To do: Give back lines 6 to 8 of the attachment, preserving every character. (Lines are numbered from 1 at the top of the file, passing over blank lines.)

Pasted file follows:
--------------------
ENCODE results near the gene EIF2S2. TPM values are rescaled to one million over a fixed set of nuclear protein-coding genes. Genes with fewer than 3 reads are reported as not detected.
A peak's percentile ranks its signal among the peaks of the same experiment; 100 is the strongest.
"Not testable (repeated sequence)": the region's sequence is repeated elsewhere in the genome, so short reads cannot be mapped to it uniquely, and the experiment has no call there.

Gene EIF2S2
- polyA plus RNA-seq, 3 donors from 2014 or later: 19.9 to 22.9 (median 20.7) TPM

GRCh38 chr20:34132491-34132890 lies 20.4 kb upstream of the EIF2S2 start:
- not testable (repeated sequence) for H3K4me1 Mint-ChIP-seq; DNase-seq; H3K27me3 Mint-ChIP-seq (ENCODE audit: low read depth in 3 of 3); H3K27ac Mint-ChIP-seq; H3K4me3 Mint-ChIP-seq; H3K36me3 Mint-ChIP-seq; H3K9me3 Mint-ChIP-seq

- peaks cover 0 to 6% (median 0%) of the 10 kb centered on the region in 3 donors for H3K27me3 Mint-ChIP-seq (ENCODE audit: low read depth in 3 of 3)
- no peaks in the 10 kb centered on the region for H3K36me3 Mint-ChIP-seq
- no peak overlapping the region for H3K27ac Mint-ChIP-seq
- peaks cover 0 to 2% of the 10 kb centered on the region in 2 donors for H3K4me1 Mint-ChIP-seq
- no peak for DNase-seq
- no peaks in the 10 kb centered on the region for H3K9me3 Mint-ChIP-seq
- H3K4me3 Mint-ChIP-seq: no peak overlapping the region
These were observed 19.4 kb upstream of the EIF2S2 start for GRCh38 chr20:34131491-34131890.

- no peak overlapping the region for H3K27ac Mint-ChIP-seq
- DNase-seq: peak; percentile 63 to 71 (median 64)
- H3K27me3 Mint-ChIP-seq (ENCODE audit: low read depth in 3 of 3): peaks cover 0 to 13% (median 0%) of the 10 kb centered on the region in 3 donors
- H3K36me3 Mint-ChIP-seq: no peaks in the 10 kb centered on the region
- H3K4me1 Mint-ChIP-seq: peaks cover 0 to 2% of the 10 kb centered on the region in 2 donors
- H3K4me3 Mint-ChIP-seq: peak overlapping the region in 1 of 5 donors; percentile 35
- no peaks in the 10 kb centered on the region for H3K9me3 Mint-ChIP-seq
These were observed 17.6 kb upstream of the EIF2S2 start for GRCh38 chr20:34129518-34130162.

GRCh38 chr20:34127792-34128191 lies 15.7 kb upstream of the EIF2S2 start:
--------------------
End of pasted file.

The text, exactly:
GRCh38 chr20:34132491-34132890 lies 20.4 kb upstream of the EIF2S2 start:
- not testable (repeated sequence) for H3K4me1 Mint-ChIP-seq; DNase-seq; H3K27me3 Mint-ChIP-seq (ENCODE audit: low read depth in 3 of 3); H3K27ac Mint-ChIP-seq; H3K4me3 Mint-ChIP-seq; H3K36me3 Mint-ChIP-seq; H3K9me3 Mint-ChIP-seq

- peaks cover 0 to 6% (median 0%) of the 10 kb centered on the region in 3 donors for H3K27me3 Mint-ChIP-seq (ENCODE audit: low read depth in 3 of 3)